BILL ANALYSIS                                                                                                                                                                                                    

                                                                  AB 1285
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          Date of Hearing:  May 2, 2011

                                Wesley Chesbro, Chair
                   AB 1285 (Fuentes) - As Amended:  March 31, 2011
          SUBJECT  :  Regional greenhouse gas emission reduction program

           SUMMARY  :  Requires the Air Resources Board (ARB) to establish a 
          program to maximize regional greenhouse gas (GHG) emission 
          reduction and sequestration projects, as specified.  Permits GHG 
          offsets produced by these projects to be used for compliance 
          with AB 32.

           EXISTING LAW  :

          1)Requires ARB to adopt a statewide GHG emissions limit 
            equivalent to 1990 levels by 2020 and adopt regulations to 
            achieve maximum technologically feasible and cost-effective 
            GHG emission reductions.

          2)Authorizes ARB to permit the use of market-based compliance 
            mechanisms to comply with GHG reduction regulations, to be 
            adopted by 2011 and operative by 2012, under limited 
            circumstances once specified conditions are met.  

          3)Requires any direct regulation or market-based compliance 
            mechanism to achieve GHG reductions that are real, permanent, 
            quantifiable, verifiable and enforceable by ARB.

          4)Requires ARB, in adopting regulations, including market-based 
            compliance mechanisms, to design the regulations in a manner 
            that is equitable, seeks to minimize costs and maximize the 
            total benefits to California, and encourages early action to 
            reduce GHG emissions. 

           THIS BILL  :

          1)Requires ARB to establish a program to maximize regional GHG 
            emission reduction and sequestration projects.

          2)Requires federal, state, regional, local, and nonprofit 
            entities and Native American tribes to develop and implement 
            GHG emission reduction and sequestration projects.


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          3)Provides that eligible projects include energy efficiency, 
            localized clean energy generation, urban greening, natural 
            resource protection and conservation, recycling and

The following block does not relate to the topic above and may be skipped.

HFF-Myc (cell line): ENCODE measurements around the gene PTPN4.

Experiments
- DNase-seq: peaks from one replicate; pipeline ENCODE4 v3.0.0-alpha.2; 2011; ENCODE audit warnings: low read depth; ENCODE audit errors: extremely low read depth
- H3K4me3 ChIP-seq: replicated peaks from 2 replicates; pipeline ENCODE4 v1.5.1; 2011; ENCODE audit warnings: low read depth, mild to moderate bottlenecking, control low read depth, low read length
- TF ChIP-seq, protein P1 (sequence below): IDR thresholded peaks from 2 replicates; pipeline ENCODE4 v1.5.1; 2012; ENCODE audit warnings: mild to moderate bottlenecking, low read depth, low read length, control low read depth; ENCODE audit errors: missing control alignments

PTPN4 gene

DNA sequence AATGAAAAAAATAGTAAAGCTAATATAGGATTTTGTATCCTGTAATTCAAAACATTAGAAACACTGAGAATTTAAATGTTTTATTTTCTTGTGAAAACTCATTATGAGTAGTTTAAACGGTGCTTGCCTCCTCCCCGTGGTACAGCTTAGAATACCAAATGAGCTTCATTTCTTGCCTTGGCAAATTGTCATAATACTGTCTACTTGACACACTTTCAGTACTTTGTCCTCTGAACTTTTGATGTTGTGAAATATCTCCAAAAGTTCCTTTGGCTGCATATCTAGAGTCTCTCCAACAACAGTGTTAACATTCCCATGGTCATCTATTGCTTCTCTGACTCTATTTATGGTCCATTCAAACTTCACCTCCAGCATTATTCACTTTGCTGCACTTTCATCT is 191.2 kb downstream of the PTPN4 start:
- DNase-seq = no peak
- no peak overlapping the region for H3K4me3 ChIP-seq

composting, and other interventions that reduce GHG emissions 
            and co-pollutant emissions.

          4)Requires the program to:

             a)   Promote the aggregation of projects.

             b)   Provide incentives to entities subject to an emissions 
               cap to invest in projects.

             c)   Contain design elements that maximize the ability of 
               federal, state, regional, local, and nonprofit entities and 
               Native American tribes to participate in the program.

             d)   Promote emission reduction projects that provide 
               multiple benefits, including, decrease in air or water 
               pollution, reduction in the consumption of natural 
               resources or energy, increase in the reliability of local 
               water supplies, reduction in vehicle miles traveled, and 
               increased adaptability to climate change.

             e)   Provide for state review and oversight of the program.

             f)   Create incentives that take into account future state or 
               federal climate change programs.

             g)   Maximize interagency cooperation and integration, 
               investments in existing agency and nonprofit programs, and 
               the use of existing public lands and public resources.

             h)   Include standardized auditing of projects.

          5)Requires ARB to create a system by which emission reductions 
            achieved by projects result in the creation of qualified units 
            of exchange (i.e. offsets) that may be transferred to entities 
            subject to an emissions cap for compliance.

          6)Requires ARB to establish a Regional Emission Reduction 
            Exchange to provide oversight and facilitate the transfer of 
            offsets.  Requires the Exchange to meet all of the following 


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             a)   Ensure that only real, verifiable, and additional 
               projects result in the creation of offsets.

             b)   Ensure the proper accounting of emission reductions 
               represented by offsets.

             c)   Promote the financing of projects, especially those 
               projects located in a disadvantaged community.

          7)Establishes the Regional Emission Reduction System Account 
            within the Air Pollution Control Fund and authorizes deposit 
            of moneys from federal, state, regional, and private sources, 
            and authorizes use of funds for the purposes of this bill, 
            upon appropriation by the Legislature.

           FISCAL EFFECT  :  Unknown

           COMMENTS  :

           1)Background.   The AB 32 Scoping Plan is a description of the 
            specific measures ARB and others must take to meet the 
            objective of AB 32:  Reduce statewide GHG emissions to 1990 
            levels by 2020.  The reduction measures identified in the 
            Scoping Plan must be proposed, reviewed, and adopted as 
            individual regulations by January 1, 2011, to become operative 
            by January 1, 2012.

            According to ARB, a total reduction of 174 million metric tons 
            (MMT), or 30 percent compared to business as usual, is 
            necessary to achieve the 2020 limit.  The major sources of GHG